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Behavioral experiments were performed as in prior work (DeAngelis et al., 2019). Briefly, we used a 5 cm diameter circular planar arena consisting of two plates of glass separated by 2.5 mm (Figure 1A). The top glass plate was coated with Rain-X wax (Illinois Tool Works, Glenview, IL, USA) to prevent flies from walking on this surface during experiments. Above the arena, we mounted a diffusing screen and a 530 nm green Luxeon SP-01-G4 LED (Quadica Developments Inc, Lethbridge, AB, Canada) that provided background illumination (~1 µW/mm2). Flies were recorded from below at 150 fps using a Point Grey Flea3 FL3-U3-13Y3M-C camera (FLIR Systems, Wilsonville, OR, USA) fitted with a 25 mm C-mount lens (Tamron, Saitama City, Saitama Prefecture, Japan). The camera was positioned such that its field of view (2.2 × 2.75 cm) was approximately centered within the arena. The camera resolution was 0.043 mm/pixel. To increase the frequency of fly walking, all experiments were performed at 34° C (Creamer et al., 2018; DeAngelis et al., 2019; Soto-Padilla et al., 2018). During experiments, groups of 9–16 female flies were loaded into the arena and allowed to acclimate for 20 min prior to image acquisition. We then recorded the activity of flies in the arena for 1.1 hr, and tracked centroid and limb positions as in prior work (DeAngelis et al., 2019). Data from multiple recordings were merged to generate the aggregate datasets analyzed in this manuscript (see Table 2).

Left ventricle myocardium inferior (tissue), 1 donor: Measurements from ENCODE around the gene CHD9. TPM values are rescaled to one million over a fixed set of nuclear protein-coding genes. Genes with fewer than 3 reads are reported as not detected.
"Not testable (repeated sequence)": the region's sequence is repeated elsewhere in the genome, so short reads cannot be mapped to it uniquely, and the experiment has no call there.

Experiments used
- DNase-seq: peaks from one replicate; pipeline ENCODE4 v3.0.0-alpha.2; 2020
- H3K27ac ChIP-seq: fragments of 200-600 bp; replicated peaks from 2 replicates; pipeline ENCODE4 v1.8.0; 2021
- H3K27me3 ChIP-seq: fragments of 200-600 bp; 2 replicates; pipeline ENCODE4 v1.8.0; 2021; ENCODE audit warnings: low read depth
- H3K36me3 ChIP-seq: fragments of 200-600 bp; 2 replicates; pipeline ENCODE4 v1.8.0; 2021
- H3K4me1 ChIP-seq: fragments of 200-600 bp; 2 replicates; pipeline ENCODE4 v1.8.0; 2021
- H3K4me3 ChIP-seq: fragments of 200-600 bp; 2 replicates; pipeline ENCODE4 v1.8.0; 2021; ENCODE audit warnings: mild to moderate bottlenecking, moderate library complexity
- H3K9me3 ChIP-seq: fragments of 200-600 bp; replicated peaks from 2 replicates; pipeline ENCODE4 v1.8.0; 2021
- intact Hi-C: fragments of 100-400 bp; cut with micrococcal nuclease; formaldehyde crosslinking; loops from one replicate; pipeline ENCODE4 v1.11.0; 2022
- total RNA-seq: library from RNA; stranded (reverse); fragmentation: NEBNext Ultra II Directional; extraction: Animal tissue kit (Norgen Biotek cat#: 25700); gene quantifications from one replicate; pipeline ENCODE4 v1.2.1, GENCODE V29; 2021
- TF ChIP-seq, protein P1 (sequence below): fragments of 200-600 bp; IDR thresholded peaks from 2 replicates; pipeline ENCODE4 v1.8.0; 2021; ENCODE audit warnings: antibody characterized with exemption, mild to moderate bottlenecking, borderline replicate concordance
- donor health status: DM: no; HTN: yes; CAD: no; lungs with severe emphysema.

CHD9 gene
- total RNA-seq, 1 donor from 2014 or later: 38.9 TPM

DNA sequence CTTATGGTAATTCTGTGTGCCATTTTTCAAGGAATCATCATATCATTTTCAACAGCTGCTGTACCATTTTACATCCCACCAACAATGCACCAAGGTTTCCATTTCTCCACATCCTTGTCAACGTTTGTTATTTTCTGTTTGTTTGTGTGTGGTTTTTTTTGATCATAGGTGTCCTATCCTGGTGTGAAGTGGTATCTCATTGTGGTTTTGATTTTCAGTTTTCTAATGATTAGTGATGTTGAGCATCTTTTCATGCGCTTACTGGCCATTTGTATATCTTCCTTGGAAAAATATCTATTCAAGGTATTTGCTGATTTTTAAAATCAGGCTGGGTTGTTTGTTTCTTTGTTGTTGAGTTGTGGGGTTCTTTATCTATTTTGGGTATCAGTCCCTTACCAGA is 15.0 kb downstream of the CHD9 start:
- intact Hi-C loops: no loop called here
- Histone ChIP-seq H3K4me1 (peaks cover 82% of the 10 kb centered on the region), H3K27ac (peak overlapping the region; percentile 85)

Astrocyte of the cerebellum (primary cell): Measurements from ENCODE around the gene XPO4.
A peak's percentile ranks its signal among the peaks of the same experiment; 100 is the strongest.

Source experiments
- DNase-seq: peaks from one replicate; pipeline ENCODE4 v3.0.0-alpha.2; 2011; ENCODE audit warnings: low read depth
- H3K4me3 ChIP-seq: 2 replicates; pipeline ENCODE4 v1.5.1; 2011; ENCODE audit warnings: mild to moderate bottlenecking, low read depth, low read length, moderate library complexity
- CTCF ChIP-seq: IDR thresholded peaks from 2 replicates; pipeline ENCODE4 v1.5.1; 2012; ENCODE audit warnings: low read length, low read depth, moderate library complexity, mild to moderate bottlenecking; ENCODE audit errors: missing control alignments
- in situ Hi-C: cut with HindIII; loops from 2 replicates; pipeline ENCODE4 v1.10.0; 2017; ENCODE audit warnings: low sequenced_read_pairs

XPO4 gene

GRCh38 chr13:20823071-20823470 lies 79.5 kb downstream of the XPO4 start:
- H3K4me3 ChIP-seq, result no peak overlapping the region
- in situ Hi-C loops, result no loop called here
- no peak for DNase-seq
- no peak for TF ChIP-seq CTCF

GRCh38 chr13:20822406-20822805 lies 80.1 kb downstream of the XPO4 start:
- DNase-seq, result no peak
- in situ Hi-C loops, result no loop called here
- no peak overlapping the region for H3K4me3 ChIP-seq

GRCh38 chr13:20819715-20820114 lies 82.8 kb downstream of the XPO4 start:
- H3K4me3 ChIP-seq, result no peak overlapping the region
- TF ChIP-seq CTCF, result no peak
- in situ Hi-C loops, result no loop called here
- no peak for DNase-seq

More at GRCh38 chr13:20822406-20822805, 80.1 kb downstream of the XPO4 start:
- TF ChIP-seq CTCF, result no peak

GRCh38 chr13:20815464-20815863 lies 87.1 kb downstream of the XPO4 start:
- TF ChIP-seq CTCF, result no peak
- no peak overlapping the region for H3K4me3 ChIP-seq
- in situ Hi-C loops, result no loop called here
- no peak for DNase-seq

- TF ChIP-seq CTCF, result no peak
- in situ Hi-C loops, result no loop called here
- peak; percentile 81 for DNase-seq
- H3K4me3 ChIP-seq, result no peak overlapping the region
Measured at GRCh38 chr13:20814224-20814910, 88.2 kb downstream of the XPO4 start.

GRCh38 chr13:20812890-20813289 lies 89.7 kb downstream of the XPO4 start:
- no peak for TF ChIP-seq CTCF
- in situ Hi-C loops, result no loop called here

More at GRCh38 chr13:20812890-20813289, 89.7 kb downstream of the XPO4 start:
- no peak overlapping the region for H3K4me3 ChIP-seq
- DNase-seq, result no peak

Spatiotemporally precise optogenetic manipulations

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A diagram of our physical setup for performing spatiotemporally localized optogenetic perturbations is shown in Figure 1A. As we were most interested in red-sensitive optogenetic constructs, we modified the behavioral experiment apparatus used in prior work (DeAngelis et al., 2019) by mounting a dichroic shortpass filter (Edmund Optics, Barrington, NJ, USA) at a 45° angle below the glass walking substrate. We added a green-pass filter (Semrock, Rochester, NY, USA) above the high-speed monochrome camera, so that we imaged only in green. Then, using a Lightcrafter 4500 digital light projector (Texas Instruments, Dallas, TX, USA), we projected patterned stimuli of red light onto the flies in the arena from below. With this geometry, all activations were on the ventral surface of the fly’s body or limbs. We projected at 1440 Hz, and all activation durations were rounded to the nearest smaller integer number of frames. For the CsChrimson activation experiments presented in this work, we used red light with an intensity of ~0.05 mW/mm2 and a central wavelength of 624 nm.